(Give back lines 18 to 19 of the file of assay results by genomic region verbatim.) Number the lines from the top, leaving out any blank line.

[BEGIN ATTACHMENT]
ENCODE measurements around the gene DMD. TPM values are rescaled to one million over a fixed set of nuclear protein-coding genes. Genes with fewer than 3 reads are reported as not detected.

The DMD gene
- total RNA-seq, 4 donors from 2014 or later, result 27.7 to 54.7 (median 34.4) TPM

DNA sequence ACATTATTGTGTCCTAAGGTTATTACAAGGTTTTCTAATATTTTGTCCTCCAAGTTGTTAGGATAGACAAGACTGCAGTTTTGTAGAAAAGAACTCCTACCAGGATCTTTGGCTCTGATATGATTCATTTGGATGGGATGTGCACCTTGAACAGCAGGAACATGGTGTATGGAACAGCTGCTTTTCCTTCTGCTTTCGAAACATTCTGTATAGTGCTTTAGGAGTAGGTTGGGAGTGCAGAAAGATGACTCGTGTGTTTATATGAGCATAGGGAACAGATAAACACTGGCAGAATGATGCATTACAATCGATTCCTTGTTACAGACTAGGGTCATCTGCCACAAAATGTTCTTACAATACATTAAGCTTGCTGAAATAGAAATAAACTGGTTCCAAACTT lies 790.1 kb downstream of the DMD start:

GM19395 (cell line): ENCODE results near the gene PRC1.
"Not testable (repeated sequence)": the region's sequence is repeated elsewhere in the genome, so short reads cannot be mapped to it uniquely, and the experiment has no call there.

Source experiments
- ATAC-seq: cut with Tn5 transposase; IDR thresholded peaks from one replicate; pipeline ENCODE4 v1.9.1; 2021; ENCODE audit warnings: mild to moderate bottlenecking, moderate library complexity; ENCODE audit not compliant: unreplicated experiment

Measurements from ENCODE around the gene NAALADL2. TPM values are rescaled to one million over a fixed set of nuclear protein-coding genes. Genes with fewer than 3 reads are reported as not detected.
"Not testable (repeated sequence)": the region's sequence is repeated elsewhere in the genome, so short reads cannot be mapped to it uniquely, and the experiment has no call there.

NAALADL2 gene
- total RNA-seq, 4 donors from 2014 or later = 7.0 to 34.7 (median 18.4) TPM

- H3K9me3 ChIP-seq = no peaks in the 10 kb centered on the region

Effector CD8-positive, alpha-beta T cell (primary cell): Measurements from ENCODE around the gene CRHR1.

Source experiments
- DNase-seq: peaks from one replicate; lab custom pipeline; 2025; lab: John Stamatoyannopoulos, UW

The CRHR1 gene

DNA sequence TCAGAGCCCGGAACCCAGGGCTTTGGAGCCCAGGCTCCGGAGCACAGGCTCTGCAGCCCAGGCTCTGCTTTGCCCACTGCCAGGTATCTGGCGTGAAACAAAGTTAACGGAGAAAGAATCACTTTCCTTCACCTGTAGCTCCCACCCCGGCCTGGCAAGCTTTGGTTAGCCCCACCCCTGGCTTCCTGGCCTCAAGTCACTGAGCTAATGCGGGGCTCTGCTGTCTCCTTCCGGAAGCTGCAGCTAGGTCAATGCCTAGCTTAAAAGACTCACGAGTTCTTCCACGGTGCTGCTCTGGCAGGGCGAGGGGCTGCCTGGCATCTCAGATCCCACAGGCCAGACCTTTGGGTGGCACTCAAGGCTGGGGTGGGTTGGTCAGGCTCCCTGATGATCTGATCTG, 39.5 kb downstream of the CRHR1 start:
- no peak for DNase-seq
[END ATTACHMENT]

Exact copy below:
DNA sequence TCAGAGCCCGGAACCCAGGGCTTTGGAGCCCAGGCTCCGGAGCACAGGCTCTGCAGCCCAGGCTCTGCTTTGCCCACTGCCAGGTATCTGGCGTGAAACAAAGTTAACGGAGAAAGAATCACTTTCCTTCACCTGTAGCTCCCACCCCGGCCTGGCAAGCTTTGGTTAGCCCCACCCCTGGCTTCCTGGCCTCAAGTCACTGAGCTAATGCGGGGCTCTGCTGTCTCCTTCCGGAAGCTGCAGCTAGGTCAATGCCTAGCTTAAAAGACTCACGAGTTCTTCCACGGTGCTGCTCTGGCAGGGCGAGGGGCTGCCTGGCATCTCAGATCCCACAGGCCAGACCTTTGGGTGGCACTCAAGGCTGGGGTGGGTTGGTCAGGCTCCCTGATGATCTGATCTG, 39.5 kb downstream of the CRHR1 start:
- no peak for DNase-seq